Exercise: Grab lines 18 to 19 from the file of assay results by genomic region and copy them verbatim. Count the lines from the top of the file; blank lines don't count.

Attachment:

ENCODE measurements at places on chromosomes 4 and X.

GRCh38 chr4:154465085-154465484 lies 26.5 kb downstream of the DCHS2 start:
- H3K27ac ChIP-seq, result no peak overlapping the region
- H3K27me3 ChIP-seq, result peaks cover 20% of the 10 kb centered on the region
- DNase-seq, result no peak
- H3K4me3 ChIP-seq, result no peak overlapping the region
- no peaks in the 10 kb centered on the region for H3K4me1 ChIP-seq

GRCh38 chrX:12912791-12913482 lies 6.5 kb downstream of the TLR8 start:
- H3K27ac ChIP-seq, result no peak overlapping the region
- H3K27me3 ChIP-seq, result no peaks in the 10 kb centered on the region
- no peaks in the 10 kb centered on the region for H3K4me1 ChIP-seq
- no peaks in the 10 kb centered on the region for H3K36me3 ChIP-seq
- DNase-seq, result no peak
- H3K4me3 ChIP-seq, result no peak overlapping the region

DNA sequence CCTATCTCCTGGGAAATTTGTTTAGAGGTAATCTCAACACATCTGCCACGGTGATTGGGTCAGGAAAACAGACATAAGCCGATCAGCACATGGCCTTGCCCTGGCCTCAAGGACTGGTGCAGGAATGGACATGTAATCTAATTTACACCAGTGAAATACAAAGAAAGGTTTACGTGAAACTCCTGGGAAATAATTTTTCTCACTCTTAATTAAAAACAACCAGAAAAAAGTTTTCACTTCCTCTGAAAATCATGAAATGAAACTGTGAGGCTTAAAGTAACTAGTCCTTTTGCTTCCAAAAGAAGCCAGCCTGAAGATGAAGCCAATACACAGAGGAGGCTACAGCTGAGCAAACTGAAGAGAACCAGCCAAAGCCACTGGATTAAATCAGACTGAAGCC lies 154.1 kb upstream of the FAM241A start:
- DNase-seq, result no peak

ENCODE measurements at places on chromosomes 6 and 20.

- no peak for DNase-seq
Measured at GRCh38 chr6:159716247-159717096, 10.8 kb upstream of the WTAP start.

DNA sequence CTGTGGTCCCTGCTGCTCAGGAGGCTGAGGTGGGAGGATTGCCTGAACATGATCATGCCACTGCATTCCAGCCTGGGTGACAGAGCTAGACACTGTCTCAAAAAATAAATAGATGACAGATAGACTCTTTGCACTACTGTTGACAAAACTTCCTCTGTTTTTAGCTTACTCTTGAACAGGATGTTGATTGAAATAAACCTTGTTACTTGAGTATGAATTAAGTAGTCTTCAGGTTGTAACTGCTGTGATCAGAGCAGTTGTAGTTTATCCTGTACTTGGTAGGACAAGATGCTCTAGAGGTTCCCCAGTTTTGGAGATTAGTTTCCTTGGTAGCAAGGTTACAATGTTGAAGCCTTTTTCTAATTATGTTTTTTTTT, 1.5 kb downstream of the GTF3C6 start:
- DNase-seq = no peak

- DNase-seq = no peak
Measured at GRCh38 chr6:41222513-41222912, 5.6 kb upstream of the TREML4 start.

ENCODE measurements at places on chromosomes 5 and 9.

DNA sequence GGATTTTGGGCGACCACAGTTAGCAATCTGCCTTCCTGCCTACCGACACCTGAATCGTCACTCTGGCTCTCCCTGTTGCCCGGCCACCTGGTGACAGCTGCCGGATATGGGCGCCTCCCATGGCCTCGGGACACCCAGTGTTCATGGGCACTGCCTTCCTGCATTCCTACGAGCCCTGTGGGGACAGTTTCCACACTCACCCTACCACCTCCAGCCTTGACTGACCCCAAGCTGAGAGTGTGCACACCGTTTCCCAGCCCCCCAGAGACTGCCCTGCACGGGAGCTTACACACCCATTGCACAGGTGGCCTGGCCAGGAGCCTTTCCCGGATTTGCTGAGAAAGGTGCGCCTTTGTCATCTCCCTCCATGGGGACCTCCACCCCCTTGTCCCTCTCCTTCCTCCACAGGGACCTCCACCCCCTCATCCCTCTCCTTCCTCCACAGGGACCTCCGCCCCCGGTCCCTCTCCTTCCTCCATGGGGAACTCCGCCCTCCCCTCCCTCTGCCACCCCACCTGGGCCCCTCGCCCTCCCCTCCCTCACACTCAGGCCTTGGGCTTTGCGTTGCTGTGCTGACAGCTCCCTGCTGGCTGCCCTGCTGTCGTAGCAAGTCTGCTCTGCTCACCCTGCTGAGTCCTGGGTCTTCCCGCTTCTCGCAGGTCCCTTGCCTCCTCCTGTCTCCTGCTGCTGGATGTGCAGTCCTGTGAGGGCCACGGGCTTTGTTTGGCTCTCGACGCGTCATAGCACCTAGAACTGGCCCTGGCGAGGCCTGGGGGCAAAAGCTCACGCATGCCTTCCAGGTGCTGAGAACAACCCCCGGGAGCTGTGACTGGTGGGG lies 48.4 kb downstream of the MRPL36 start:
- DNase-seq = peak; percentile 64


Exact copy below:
- no peak for DNase-seq
Measured at GRCh38 chr6:159716247-159717096, 10.8 kb upstream of the WTAP start.